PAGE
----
2. The patient should be on transdermal oestrogen at a sufficient dose to relieve most symptoms before considering if testosterone supplementation is needed.
  3. Blood tests for oestradiol, testosterone, and sex hormone binding globulin (SHBG) levels are now suggested before starting testosterone.
  4. Blood tests are also needed 2 – 3 months after initiation or any dose change and then at least annually once stable. This is to make sure the levels are still within the female physiological range.
  5. It can take at least 3 months to notice any difference in symptoms. If no improvement after 6 months of use, then we would suggest stopping it.
  6. Common side-effects when starting testosterone are greasier hair and skin, spots, increased irritability, frontal hair thinning and weight gain. If these symptoms don’t settle the dose can be reduced before the 3-month review (but patients must never increase the dose without medical advice).
  7. Serious and possibly irreversible side-effects can develop if the dose is too high. These include male pattern hair loss, deepening of the voice, increased body and facial hair, and very rarely an enlarged clitoris.
  8. Please warn patients that the patient information leaflet only relates to male use and give them the patient information leaflet from either the British Menopause Society or Women’s Health Concern.

Patient information

With the Testim gel and Testogel sachets it can take a while for the patient to work out how much to apply each day – suggest starting with a (small) pea-sized amount and then they can adjust up or down depending on how long the first tube/sachet lasts.

The gel should be applied to clean, dry skin and allowed to dry before dressing. Skin contact with partners and children should be avoided until dry and hands should be washed immediately after application. The area should not be washed for 3 hours after application.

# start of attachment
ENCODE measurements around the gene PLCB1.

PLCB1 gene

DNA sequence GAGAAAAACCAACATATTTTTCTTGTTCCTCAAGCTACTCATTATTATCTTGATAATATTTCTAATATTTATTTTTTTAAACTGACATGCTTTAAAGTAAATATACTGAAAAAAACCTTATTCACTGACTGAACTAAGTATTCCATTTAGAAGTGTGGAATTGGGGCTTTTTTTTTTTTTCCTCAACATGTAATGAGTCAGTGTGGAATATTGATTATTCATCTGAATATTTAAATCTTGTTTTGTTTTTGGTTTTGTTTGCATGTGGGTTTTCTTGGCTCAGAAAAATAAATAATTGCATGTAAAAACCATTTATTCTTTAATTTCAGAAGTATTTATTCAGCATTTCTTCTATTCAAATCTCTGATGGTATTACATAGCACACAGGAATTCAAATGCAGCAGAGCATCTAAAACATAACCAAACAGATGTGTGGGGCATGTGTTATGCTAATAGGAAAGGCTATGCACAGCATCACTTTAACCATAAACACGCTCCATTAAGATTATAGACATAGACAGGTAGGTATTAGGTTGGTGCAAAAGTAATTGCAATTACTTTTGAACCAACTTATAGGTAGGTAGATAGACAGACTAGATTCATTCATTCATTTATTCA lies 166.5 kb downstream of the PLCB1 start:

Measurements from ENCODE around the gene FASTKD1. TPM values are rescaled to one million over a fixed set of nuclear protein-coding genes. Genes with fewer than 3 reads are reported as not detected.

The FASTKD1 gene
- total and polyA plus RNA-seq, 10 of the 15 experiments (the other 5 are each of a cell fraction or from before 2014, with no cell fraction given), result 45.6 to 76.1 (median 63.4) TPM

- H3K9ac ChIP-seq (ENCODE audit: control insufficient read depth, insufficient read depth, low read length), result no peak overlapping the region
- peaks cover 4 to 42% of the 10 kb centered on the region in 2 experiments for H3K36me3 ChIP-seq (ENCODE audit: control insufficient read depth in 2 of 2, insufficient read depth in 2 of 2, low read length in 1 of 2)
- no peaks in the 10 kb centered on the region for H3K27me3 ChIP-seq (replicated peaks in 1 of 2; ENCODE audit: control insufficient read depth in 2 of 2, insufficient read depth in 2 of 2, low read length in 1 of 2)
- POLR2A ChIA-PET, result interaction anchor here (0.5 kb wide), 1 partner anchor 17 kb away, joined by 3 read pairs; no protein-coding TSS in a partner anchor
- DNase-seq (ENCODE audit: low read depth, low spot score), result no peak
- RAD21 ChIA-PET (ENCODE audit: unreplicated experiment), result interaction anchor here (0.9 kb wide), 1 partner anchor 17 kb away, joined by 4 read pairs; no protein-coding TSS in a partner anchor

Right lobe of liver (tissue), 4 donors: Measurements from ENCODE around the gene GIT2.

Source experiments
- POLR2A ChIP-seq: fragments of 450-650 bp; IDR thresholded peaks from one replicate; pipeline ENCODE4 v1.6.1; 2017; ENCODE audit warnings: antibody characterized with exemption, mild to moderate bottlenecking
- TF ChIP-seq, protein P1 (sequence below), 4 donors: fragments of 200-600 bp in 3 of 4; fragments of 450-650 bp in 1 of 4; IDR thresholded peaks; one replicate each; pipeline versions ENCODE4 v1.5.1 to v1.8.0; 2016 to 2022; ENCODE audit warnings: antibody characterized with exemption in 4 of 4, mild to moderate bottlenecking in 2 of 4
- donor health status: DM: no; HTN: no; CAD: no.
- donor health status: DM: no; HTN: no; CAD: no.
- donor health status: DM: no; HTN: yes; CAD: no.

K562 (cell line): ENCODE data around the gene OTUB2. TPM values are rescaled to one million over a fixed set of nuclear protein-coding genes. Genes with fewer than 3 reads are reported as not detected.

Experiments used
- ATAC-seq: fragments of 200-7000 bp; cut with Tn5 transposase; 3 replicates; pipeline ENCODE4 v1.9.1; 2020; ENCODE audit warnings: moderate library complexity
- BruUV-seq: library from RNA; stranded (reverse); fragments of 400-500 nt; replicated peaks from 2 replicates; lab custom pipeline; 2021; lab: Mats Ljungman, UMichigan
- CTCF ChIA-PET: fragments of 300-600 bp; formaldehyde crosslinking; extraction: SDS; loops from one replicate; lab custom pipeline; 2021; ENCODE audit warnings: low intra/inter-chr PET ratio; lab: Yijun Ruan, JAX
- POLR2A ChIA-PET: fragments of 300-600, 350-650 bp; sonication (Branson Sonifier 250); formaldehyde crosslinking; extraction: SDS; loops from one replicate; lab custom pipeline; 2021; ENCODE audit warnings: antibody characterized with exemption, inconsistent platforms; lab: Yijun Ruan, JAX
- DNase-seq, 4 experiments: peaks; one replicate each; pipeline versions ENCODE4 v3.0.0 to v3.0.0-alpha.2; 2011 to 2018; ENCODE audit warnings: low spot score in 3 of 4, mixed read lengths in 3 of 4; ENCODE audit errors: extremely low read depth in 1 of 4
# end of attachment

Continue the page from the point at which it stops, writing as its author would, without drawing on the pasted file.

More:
Please warn the patients that the patient information leaflet only relates to male use and give them the BMS information leaflet as above.

BLOOD TESTS

Blood tests for oestradiol, testosterone and sex hormone binding globulin are now suggested before starting testosterone.

Any gels normally applied in the morning should be omitted until after the blood test. If using an oestrogen patch, the blood test is best done on day 2.

Please make sure the patient has the blood results at her appointment if not available at the time of the referral.

Calculating the Free Androgen Index is no longer considered helpful.

Unscheduled and Vaginal Bleeding Problems

Explain to women and people with a uterus that unscheduled vaginal bleeding is a common side effect of HRT within the first 3 months of treatment but should be reported at the 3-month review appointment, or promptly if it occurs after the first 3 months (see recommendations on endometrial cancer in the NICE guideline on suspected cancer).

Unscheduled bleeding after 6 months of starting HRT should be reviewed by a GP, with examination where suitable.

Patients may be reluctant to stop HRT to see if bleeding settles due to the benefits of treatment for menopause symptoms which previously affected quality of life.

Topical oestrogen may be useful in patients with vaginal atrophy, see formulary guidance below on vaginal atrophy.

Vaginal bleeding problems– A detailed history:

  • Unscheduled vaginal bleeding is a common adverse effect of HRT within the first 3 months of treatment.
  • Monthly cyclical regimens should produce regular withdrawal bleeding towards the end of the progestogen phase.
  • Continuous combined HRT commonly produces irregular breakthrough bleeding or spotting in the first 4–6 months of treatment. If bleeding persists beyond 6 months, becomes heavier, or occurs after a spell of amenorrhoea, endometrial pathology should be excluded. See the CKS topic on Gynaecological cancers – recognition and referral for more information.
    • Unpredictable or unexpected bleeding may also be due to non-adherence with treatment, drug interactions, or a gastrointestinal disorder (which may affect drug absorption).